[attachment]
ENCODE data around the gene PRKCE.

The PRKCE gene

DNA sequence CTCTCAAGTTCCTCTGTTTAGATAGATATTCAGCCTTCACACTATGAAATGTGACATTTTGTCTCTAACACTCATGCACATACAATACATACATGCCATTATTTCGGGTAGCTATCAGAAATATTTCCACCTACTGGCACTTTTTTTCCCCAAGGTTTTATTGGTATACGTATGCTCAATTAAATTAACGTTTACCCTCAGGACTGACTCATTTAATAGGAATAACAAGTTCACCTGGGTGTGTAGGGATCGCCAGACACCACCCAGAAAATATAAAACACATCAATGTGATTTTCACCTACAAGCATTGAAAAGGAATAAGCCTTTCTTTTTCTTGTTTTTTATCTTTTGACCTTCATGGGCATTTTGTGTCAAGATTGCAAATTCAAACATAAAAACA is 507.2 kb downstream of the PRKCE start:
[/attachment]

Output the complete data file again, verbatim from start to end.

ENCODE data around the gene PRKCE.

The PRKCE gene

DNA sequence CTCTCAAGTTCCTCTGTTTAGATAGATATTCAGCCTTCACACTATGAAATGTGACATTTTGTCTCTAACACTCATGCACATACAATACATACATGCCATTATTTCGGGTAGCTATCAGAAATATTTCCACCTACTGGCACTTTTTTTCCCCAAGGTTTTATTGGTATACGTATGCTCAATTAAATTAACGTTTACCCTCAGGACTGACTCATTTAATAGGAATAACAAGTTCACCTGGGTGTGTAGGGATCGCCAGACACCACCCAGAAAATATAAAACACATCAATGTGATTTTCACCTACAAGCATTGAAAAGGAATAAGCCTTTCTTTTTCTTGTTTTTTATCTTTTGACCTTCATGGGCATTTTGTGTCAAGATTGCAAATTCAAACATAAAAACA is 507.2 kb downstream of the PRKCE start: